hydroxides gives phosphine, which may either ignite spontaneously or explode in air.
Phosphorus trichloride (PC13) reacts with water to form phosphorous acid with HCl evolution; the phosphorous acid decomposes on heating to form phosphine, which may either ignite spontaneously or explode. Care should be taken in opening containers of PCl3, and samples that have been exposed to moisture should not be heated without adequate shielding to protect the operator.
Potassium (K) is much more reactive than sodium; it ignites quickly on exposure to humid air and, therefore, should be handled under the surface of a hydrocarbon solvent such as mineral oil or toluene (see Sodium). Potassium can form explosive peroxides on contact with air. If this happens, the act of cutting a surface crust off the metal can cause a severe explosion.
Residues from vacuum distillations have been known to explode when the still was vented suddenly to the air before the residue was cool. Such explosions can be avoided by venting the still pot with nitrogen, by cooling it before venting, or by restoring the pressure slowly. Sudden venting may produce a shockwave that can detonate sensitive materials.
Sodium (Na) should be stored in a closed container under kerosene, toluene, or mineral oil. Scraps of sodium or potassium should be destroyed by reaction with n-butyl alcohol. Contact with water should be avoided because sodium reacts violently with water to form hydrogen (H2) with evolution of sufficient heat to cause ignition. Carbon dioxide, bicarbonate, and carbon tetrachloride fire extinguishers should not be used on alkali metal fires. Metals like sodium become more reactive as the surface area of the particles increases. Prudence dictates using the largest particle size consistent with the task at hand. For example, use of sodium ''balls" or cubes is preferable to use of sodium "sand" for drying solvents.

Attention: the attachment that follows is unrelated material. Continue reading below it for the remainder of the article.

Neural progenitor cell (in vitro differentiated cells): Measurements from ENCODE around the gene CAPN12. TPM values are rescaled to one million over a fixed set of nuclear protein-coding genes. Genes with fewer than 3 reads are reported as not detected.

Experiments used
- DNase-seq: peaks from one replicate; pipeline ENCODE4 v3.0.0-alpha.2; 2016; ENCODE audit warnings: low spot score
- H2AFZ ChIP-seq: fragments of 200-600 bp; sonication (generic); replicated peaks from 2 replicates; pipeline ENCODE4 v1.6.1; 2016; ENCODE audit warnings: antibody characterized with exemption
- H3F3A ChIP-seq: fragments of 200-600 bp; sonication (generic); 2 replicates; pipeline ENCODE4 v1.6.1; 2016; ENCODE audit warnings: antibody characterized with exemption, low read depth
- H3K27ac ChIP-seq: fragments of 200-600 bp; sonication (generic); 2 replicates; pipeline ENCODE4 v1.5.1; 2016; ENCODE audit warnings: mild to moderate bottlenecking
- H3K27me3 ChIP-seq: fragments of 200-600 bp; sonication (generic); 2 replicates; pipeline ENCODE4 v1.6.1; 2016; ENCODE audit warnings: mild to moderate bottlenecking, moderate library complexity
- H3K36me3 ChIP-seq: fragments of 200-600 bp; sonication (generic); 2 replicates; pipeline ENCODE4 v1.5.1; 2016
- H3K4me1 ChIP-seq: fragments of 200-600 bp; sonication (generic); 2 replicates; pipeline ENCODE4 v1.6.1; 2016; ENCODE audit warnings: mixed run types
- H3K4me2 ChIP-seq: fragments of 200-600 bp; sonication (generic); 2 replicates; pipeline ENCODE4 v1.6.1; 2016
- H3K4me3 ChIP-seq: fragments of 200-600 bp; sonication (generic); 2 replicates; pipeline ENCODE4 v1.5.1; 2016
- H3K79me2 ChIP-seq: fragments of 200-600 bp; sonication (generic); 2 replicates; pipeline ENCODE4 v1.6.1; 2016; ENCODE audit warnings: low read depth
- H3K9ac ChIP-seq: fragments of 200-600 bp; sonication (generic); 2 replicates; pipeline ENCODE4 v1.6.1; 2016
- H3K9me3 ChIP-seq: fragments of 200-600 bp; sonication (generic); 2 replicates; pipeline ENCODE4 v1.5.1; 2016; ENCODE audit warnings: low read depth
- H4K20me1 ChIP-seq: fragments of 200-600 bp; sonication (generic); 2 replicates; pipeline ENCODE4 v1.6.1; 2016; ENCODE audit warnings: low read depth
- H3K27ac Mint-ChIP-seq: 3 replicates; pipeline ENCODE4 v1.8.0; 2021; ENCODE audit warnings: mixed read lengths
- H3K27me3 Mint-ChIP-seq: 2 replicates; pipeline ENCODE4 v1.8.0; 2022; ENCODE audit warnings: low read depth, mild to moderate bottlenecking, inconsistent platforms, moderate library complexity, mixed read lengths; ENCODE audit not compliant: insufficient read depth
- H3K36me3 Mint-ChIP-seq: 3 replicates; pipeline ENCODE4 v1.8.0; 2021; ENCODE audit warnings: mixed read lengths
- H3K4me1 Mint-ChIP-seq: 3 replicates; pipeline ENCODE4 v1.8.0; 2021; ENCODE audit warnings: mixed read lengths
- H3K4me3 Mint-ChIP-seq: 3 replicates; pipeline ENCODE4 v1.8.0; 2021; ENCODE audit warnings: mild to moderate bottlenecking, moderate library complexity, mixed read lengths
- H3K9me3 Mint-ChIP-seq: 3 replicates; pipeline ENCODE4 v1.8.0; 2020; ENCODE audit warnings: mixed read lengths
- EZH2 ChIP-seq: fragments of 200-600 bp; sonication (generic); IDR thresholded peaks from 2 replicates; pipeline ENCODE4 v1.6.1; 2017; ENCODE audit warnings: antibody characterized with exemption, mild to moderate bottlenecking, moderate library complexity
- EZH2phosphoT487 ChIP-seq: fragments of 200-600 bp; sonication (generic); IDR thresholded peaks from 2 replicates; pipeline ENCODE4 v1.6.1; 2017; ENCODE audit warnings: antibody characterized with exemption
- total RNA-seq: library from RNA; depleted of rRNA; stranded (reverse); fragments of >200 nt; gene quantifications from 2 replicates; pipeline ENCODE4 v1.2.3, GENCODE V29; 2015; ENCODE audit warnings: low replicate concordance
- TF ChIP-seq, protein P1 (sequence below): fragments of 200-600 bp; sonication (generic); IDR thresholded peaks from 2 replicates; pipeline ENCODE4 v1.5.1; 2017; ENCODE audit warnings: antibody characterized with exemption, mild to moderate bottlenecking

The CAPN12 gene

Sodium amide (NaNH2) can undergo oxidation on exposure to air to give sodium nitrite in a mixture that is unstable and may explode.
Sulfuric acid (H2SO4) should be avoided, if possible, as a drying agent in desiccators. If it must be used, glass beads should be placed in it to help prevent splashing when the desiccator is moved. To dilute H2SO4, the acid should be added slowly to cold water. Addition of water to the denser H2SO4 can cause localized surface boiling and spattering on the operator.
Trichloroethylene (Cl2CCHCl) reacts under a variety of conditions with potassium or sodium hydroxide to form dichloroacetylene, which ignites spontaneously in air and detonates readily even at dry ice temperatures. The compound itself is highly toxic, and suitable precautions should be taken when it is used.
When transporting, storing, using, or disposing of any substance (see Chapter 4, and section 5.C), utmost care must be exercised to ensure that it cannot accidentally come into contact with an incompatible substance (see Chapter 3, section 3.D). Such contact could result in a serious explosion or the formation of substances that are highly toxic or flammable or both. Oxidizing agents and reducing agents should be separated from one another so that no contact is possible in the event of an accident. These reagents can also pose a risk upon contact with the atmosphere. Storage should be appropriate for the chemical under consideration. Glass systems that are to be evacuated should be taped to prevent danger of flying glass on implosion.
Safe storage, monitoring for leaks, and proper labeling are essential for the prudent use of compressed gases. If the gas is flammable, flash points lower than room temperature compounded by rapid diffusion throughout the laboratory present the danger of fire or explosion. Additional hazards can arise from the reactivity and toxicity of the gas, and asphyxiation can be caused by high concentrations of even inert gases such as nitrogen. An additional risk of simple asphyxiants is head injury resulting from falls following rapid loss of oxygen from the brain. Death can also occur after asphyxiation if oxygen levels remain too low to sustain life. Finally, the large amount of potential energy resulting from the compression of the gas makes a highly compressed gas cylinder a potential rocket or fragmentation bomb. On-site chemical generation of a gas should be considered as an alternative to use of a compressed gas if relatively small amounts are needed. Monitoring compressed gas inventories and disposal or return of gases not in current or likely future use are advisable to avoid the development of hazardous situations.
Workers are advised to consult the Laboratory Chemical Safety Summary (LCSS) and the Material Safety Data Sheet